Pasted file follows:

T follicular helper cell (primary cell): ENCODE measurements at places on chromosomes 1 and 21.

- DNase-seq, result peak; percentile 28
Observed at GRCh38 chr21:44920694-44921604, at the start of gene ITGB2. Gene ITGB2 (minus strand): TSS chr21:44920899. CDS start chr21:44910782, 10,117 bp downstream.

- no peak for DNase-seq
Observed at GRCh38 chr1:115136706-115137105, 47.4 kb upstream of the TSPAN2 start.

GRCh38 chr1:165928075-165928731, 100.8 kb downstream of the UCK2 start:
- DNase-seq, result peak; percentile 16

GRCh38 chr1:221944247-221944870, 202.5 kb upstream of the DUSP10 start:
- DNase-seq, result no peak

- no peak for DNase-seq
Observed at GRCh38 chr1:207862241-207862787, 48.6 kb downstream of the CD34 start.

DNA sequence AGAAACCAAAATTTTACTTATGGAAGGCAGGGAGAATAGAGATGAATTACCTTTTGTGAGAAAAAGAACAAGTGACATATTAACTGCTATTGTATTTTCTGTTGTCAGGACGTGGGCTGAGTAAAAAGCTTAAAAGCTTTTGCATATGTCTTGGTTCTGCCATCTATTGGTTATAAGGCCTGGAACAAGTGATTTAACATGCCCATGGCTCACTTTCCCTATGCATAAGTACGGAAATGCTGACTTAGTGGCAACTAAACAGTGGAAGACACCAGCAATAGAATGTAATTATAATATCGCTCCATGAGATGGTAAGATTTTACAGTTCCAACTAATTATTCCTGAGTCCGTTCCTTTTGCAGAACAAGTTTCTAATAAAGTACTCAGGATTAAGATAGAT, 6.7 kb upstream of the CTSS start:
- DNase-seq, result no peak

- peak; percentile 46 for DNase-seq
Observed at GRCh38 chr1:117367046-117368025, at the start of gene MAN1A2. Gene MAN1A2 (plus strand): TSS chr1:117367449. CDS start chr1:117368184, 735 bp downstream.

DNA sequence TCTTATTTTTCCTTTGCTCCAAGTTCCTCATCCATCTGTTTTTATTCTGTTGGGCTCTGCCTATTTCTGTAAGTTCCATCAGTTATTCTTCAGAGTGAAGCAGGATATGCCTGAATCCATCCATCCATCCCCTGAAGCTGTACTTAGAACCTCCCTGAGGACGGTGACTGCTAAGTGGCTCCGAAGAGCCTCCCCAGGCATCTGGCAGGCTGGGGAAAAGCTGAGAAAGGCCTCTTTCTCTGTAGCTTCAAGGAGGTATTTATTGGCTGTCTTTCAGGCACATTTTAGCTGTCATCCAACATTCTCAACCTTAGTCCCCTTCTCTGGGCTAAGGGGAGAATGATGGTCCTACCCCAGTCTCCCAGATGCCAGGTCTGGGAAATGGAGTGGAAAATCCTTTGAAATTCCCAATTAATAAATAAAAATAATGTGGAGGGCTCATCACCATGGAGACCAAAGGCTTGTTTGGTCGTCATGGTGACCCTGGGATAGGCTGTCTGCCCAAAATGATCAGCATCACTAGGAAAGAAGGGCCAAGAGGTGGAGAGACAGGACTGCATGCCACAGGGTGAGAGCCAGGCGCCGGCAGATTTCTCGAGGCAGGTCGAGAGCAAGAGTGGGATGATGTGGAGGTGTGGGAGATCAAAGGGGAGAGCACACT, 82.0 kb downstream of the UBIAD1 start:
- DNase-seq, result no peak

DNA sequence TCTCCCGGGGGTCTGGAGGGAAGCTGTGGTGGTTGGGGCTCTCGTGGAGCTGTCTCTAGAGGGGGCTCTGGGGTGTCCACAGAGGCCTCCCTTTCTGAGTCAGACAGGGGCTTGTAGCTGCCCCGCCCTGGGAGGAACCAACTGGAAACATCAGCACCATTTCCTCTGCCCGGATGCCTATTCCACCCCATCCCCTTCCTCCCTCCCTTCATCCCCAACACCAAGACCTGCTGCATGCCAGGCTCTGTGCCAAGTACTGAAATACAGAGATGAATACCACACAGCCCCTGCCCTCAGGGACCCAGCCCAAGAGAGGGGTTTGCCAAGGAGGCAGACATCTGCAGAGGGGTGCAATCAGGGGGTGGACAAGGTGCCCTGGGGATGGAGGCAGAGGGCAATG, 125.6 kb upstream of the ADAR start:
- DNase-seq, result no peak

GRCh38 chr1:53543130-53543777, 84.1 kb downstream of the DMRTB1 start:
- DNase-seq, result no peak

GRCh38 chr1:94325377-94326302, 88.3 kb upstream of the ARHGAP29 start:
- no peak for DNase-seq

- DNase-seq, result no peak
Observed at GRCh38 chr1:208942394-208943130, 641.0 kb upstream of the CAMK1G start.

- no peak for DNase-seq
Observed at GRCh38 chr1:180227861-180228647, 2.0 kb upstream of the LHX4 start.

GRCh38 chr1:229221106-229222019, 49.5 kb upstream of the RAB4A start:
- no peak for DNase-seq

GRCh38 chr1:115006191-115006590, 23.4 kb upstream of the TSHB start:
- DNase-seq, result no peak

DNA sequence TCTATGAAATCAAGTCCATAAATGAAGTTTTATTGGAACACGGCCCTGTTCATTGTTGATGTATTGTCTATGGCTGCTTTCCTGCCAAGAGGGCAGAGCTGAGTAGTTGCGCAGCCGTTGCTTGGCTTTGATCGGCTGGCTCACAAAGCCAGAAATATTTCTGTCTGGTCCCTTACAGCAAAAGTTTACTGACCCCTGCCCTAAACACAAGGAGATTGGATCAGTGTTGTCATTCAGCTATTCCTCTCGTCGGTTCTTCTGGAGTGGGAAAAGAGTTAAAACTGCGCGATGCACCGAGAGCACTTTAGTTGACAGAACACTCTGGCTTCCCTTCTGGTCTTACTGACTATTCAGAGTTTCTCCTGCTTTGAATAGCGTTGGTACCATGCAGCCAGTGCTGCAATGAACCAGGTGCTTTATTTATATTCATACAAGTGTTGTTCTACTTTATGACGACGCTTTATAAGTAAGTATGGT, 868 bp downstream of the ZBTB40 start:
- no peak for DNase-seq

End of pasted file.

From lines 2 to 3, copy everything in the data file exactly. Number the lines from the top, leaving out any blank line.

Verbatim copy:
- DNase-seq, result peak; percentile 28
Observed at GRCh38 chr21:44920694-44921604, at the start of gene ITGB2. Gene ITGB2 (minus strand): TSS chr21:44920899. CDS start chr21:44910782, 10,117 bp downstream.